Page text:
« Reply #32 on: November 07, 2018, 05:42:54 pm »
physics is a domain where this is strictly prohibited. :)

Well, it is in violation of the law!  :-DD
 

Offline ANTALIFE

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Re: Does Kirchhoff's Law Hold? Disagreeing with a Master
« Reply #33 on: November 07, 2018, 06:30:10 pm »
Neato, I would imagine you need to remove the effects of the wires coming back to the scope to get a clearer picture. The only way I can think of is by using something like an LED. Would need to do a bunch of tests to figure out the LED intensity as a function of peak EMF induced voltage

Online RoGeorge

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Re: Does Kirchhoff's Law Hold? Disagreeing with a Master
« Reply #34 on: November 07, 2018, 07:30:35 pm »
Just to be clear, the Professor is correct.

To understand why in the intuitive way, remember what is voltage: By definition, voltage between points A and B is the work necessary to move a unit of charge from A to B.

1. In a constant (conservative) field, it does NOT matter the path I choose to walk my charge between A and B. It will cost me the same amount of energy, no matter how straight or how twisted my way from A to B was. Imagine dropping a ball from a mountain. No matter the path of the ball from top to the bottom, the ball will gain the same energy. All it matters is the height between the top and the bottom. In electric engineering language we say, it does NOT matter how I twist or coil the leads of my voltmeter, the measured voltage will be the same.

2. In a variable (non-conservative) field, it DOES matter the path I choose to walk between A and B. Imagine the same ball and the same mountain from case 1, except this time, while the ball is going downhill, somebody is tweaking the knob of "gravity". Now, the final energy of the ball will vary not only with the height between top and bottom, but also with how much and when the "gravity knob" was adjusted, so it is not the same any more if the ball take a shorter or a longer path.
 
In electric engineering terms we say, it DOES matter how I twist or coil the leads of my voltmeter.

For case 2 we say "in a variable field a voltage is induced in the voltmeter's leads", or "the leads act as voltage sources, too", or whatever, which is nothing more than (a wrong way of) saying that "the path DOES matter when moving charges in a variable (non-conservative) field".

Offline EEVblog

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Re: Does Kirchhoff's Law Hold? Disagreeing with a Master
« Reply #35 on: November 07, 2018, 09:46:41 pm »
I have a hard time believing that Lewin is "just trolling" or trying to get students to think as some have suggested, after reading his responses to Mehdi and others on his original video.  I think this link will work, if not just look for ElectroBOOM's comment on the video, it should be near the top: https://goo.gl/JsKHb8.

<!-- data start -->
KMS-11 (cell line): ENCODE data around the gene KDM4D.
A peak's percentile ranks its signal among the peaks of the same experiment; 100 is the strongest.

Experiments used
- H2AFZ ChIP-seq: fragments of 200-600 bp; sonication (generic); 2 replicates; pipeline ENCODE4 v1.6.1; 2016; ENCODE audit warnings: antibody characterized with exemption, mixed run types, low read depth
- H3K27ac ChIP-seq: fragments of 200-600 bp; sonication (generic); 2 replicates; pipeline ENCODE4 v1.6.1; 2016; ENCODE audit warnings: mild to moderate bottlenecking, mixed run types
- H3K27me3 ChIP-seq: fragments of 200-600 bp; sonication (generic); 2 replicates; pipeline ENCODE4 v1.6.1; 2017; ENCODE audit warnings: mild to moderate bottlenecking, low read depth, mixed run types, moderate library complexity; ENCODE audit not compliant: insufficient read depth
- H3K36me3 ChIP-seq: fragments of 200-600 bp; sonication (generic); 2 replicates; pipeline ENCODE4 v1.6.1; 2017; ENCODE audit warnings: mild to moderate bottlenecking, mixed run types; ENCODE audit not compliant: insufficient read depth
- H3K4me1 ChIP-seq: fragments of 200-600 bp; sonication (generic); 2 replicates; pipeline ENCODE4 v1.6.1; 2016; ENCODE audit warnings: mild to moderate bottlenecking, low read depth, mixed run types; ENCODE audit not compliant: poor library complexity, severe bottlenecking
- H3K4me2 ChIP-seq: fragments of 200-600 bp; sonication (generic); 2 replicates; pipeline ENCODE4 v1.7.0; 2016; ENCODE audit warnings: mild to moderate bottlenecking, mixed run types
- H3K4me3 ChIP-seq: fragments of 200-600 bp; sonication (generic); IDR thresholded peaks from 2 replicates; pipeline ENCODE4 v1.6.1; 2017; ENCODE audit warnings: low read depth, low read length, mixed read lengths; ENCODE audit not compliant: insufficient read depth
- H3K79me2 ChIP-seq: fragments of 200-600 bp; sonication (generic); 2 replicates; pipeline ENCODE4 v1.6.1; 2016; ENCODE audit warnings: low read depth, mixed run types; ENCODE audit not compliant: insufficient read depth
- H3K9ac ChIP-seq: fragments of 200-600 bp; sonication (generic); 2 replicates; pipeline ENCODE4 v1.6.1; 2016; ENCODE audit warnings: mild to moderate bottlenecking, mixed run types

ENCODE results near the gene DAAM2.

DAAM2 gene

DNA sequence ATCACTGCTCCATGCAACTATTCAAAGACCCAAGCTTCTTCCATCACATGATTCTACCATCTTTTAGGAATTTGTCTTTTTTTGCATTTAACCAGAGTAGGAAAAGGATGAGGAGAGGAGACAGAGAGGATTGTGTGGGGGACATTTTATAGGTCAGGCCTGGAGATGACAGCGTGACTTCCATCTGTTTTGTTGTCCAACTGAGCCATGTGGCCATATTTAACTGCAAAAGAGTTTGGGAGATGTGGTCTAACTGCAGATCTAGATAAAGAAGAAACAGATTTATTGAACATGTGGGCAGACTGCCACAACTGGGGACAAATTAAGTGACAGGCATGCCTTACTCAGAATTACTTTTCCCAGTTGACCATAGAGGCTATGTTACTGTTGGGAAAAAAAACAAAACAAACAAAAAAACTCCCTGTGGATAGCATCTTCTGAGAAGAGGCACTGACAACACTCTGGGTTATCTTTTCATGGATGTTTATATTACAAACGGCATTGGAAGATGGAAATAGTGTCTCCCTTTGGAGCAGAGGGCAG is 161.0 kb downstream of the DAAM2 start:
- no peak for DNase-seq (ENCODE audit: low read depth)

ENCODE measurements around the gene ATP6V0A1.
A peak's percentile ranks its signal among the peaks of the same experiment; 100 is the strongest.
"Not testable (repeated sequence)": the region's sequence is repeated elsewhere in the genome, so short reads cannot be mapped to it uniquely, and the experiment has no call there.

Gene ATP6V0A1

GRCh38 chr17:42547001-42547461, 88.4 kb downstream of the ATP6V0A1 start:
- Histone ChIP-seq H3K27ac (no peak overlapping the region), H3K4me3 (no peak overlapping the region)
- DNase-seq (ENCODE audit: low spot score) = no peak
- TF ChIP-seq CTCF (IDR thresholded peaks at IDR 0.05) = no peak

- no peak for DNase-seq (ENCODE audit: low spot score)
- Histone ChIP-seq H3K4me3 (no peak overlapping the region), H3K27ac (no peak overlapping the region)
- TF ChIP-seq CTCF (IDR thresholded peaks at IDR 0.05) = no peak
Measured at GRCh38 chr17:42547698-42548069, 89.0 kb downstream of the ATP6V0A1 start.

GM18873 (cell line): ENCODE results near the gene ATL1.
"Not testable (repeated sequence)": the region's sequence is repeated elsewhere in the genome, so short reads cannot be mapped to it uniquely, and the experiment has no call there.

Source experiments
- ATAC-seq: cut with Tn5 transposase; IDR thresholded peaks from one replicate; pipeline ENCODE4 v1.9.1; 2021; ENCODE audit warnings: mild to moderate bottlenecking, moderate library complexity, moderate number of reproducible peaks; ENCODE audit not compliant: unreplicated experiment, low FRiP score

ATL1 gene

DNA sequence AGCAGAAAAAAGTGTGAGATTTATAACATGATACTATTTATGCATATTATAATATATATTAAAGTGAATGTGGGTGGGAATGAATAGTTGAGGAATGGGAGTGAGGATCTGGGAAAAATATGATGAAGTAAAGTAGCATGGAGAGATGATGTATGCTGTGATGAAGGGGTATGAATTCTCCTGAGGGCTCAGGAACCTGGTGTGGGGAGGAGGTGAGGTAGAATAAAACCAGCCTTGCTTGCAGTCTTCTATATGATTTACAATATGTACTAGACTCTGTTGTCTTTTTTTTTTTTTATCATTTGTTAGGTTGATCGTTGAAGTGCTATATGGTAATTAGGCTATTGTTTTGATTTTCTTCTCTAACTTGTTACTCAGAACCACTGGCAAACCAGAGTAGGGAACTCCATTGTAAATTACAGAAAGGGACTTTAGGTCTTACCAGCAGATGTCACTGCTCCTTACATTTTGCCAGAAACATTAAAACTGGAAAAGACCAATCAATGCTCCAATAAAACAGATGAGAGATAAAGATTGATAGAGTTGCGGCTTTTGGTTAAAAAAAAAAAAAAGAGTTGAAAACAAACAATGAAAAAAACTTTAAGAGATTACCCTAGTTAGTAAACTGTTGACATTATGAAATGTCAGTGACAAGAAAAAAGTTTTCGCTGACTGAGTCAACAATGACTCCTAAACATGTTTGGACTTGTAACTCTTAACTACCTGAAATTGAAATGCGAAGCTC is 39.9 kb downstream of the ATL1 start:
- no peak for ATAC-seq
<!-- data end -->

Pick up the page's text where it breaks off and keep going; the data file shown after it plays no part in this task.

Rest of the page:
If Lewin has a more subtle point he's trying to make, he's doing a good job of hiding it.

Wow, the spam link responses  :o
I posted a comment, will see if I'll get the spam link reply honor too.
 

Offline EEVblog

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Re: Does Kirchhoff's Law Hold? Disagreeing with a Master
« Reply #36 on: November 07, 2018, 09:49:35 pm »
In electric engineering terms we say, it DOES matter how I twist or coil the leads of my voltmeter.

In the real world it can (and in this case demonstrably does) matter how you twist or coil the leads. There is transformer coupling happening which is not shown on your theoretical circuit.
 

Offline KL27x

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Re: Does Kirchhoff's Law Hold? Disagreeing with a Master
« Reply #37 on: November 07, 2018, 10:05:48 pm »
Just trying to scroll through all the replies, I have learned something thru osmosis.
...in an induced EMF...
....loop...
...determined by path....
...Kirchoff's law is not valid....
...Special case...
...Thus, Faradays Law is always valid...
...basic physics...
...not going to argue about it....

see lecture 8, 5, 11, 7, 15
 

Offline EEVblog

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Re: Does Kirchhoff's Law Hold? Disagreeing with a Master
« Reply #38 on: November 08, 2018, 12:32:08 am »
He'll do a video when he gets back from vacation in a week  :popcorn:

 

Offline BrianHG

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Re: Does Kirchhoff's Law Hold? Disagreeing with a Master
« Reply #39 on: November 08, 2018, 01:25:57 am »
He'll do a video when he gets back from vacation in a week  :popcorn:


Thanks for you polite request on our behalf.
Yes, Dr. Lewin's says he will do a video, but, the way he worded his response, it is as if he is clearly refusing to watch or acknowledge ElectroBoom's video in any way.  This may be understandable as it is clearly possible that Dr. Lewin's may have been hit with so many disruptive responses over the years on the subject which he may have won his argument so many times that he is now immune to any new views on what ElectroBoom's has measured and it may unfortunately be a pure one tone response.  I hope he points out truly where ElectroBoom has made an error from his point of view, otherwise, we will most likely see a repeat of his early videos.

« Last Edit: November 08, 2018, 01:34:59 am by BrianHG »
__________
BrianHG.
 

Online RoGeorge

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Re: Does Kirchhoff's Law Hold? Disagreeing with a Master
« Reply #40 on: November 08, 2018, 03:01:56 am »
In electric engineering terms we say, it DOES matter how I twist or coil the leads of my voltmeter.

In the real world it can (and in this case demonstrably does) matter how you twist or coil the leads. There is transformer coupling happening which is not shown on your theoretical circuit.